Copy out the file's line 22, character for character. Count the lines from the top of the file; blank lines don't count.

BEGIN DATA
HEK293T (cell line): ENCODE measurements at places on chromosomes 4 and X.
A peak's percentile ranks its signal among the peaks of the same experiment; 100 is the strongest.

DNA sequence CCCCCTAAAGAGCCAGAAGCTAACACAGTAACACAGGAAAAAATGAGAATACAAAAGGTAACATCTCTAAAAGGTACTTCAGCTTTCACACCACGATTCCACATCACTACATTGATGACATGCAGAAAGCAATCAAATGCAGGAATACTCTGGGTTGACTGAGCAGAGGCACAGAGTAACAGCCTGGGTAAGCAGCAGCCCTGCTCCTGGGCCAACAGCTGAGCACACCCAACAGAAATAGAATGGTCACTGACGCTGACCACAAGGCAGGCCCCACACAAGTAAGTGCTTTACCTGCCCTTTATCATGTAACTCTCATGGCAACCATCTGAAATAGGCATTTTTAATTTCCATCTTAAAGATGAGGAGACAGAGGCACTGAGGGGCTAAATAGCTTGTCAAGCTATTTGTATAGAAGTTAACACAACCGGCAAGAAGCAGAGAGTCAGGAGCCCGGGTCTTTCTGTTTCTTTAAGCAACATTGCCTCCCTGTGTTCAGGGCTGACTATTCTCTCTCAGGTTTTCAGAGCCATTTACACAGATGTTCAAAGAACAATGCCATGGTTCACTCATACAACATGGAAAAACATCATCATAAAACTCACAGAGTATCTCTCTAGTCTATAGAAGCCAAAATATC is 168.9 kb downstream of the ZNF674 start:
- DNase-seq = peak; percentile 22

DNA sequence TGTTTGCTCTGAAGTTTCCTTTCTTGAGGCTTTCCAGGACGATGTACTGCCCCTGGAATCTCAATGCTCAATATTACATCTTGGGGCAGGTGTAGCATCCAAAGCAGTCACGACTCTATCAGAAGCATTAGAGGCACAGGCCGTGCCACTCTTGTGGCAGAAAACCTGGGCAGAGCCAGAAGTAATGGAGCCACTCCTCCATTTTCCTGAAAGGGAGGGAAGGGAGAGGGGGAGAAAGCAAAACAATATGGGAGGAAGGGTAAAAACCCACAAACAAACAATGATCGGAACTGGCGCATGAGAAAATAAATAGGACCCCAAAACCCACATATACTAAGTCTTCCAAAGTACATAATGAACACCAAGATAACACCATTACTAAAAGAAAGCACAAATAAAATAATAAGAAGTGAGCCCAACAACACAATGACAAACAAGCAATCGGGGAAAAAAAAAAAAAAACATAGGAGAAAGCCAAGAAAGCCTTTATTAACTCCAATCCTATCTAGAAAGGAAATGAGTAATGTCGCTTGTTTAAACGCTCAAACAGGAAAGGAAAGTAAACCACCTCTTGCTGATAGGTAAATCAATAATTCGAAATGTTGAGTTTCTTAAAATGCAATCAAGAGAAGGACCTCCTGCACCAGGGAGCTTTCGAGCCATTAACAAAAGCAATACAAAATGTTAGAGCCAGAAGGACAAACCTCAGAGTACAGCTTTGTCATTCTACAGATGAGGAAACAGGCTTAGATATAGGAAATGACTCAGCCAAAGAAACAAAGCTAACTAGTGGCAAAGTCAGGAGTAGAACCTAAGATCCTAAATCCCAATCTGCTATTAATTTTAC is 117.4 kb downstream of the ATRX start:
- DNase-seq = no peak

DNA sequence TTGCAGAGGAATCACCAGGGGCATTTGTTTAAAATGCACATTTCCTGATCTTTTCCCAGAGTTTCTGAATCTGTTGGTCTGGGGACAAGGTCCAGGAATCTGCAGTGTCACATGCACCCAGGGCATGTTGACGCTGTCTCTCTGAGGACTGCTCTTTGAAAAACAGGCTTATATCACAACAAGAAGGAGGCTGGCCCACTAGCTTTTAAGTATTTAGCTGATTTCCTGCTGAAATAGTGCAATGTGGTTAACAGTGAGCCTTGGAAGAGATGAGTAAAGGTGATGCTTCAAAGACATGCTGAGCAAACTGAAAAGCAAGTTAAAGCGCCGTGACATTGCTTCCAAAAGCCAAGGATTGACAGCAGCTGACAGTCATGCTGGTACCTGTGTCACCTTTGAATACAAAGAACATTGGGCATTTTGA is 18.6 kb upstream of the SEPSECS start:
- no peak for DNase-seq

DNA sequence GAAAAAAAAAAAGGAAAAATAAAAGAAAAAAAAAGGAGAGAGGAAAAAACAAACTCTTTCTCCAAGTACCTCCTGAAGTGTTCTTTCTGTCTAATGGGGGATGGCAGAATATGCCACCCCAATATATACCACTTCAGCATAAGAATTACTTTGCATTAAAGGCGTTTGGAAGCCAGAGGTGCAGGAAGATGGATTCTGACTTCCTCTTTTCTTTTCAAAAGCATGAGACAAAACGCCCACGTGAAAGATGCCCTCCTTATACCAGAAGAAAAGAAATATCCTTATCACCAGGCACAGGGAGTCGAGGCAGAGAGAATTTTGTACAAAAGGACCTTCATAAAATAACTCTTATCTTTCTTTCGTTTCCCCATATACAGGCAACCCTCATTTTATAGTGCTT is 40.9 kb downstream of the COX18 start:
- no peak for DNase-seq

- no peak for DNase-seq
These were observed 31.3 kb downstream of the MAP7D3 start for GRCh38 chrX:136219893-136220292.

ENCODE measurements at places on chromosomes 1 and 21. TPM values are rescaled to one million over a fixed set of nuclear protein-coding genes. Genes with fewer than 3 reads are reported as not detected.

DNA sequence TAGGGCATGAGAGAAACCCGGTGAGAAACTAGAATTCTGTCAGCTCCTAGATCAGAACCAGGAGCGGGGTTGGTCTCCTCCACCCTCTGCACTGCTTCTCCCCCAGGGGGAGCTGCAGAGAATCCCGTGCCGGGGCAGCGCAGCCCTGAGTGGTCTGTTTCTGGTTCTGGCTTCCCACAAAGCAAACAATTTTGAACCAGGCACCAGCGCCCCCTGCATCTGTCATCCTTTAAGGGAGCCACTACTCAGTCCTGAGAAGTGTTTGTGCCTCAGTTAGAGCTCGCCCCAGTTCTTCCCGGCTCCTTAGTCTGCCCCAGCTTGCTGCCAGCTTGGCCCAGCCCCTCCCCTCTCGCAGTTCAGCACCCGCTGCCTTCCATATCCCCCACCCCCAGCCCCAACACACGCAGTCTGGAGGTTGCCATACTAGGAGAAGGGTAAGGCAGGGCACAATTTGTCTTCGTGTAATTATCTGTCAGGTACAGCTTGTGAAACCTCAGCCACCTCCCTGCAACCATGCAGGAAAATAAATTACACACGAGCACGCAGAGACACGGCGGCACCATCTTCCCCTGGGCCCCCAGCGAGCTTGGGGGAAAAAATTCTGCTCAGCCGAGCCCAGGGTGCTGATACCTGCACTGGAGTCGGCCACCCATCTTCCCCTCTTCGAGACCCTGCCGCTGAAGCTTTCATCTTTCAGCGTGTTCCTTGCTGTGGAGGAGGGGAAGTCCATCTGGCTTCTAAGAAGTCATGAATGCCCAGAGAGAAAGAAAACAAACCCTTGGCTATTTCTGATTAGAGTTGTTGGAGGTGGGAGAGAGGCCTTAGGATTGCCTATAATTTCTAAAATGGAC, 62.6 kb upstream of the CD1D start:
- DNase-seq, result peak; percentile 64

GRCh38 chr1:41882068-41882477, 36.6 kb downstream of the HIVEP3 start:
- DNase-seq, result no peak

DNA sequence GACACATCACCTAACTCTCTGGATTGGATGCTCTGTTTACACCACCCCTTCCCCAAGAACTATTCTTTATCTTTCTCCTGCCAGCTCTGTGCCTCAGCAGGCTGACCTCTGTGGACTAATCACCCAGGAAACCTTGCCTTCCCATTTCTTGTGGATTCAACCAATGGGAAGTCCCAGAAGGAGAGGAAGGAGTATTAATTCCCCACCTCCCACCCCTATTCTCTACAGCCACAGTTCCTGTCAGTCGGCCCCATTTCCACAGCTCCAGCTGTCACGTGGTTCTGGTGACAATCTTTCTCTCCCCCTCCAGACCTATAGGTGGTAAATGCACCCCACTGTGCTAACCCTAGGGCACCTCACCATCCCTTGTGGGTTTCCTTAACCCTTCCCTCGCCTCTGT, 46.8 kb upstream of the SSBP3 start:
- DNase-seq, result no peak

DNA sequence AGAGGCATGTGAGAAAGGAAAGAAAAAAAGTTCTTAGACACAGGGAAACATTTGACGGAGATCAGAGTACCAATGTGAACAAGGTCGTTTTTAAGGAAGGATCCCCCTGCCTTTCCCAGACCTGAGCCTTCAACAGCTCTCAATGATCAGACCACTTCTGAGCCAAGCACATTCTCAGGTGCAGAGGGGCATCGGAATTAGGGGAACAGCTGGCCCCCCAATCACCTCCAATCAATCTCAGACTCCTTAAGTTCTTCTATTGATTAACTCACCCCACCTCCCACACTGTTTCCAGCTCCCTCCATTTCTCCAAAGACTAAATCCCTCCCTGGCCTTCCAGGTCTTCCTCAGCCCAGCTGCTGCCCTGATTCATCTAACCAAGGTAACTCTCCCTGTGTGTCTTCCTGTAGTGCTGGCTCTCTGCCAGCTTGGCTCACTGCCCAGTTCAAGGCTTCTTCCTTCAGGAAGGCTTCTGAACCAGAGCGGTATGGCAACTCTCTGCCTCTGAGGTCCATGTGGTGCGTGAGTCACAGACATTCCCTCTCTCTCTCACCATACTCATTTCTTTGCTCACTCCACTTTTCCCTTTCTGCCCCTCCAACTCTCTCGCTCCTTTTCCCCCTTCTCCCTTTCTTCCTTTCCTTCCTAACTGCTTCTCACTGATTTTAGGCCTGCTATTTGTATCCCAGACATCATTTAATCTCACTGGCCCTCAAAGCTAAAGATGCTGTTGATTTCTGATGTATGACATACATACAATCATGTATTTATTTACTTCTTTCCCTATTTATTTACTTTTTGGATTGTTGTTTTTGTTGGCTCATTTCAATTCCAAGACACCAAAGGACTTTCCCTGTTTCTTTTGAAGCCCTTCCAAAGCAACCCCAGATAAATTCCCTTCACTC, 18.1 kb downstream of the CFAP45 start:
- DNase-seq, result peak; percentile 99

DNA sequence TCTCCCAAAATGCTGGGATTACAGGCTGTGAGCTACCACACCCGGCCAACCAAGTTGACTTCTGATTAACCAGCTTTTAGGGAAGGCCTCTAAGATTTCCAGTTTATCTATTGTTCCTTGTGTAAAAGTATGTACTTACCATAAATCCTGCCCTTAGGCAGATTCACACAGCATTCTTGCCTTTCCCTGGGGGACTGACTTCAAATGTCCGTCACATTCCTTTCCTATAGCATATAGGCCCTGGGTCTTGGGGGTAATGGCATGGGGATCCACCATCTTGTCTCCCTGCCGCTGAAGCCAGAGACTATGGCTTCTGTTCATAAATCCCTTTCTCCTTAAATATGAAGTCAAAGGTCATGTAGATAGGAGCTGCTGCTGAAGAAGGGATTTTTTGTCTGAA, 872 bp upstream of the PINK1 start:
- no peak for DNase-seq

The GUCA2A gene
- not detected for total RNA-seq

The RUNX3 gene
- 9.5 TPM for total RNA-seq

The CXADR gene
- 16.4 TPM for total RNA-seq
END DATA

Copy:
DNA sequence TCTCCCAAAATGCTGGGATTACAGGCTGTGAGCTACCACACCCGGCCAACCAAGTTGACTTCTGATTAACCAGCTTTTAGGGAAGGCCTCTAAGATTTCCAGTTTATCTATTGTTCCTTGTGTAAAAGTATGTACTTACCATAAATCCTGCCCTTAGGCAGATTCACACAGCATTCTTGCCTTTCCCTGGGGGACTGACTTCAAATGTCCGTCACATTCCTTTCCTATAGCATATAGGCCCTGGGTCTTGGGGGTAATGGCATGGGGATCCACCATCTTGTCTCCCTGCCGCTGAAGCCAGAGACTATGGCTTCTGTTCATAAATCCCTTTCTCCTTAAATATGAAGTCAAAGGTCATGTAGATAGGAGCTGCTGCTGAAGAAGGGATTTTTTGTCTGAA, 872 bp upstream of the PINK1 start: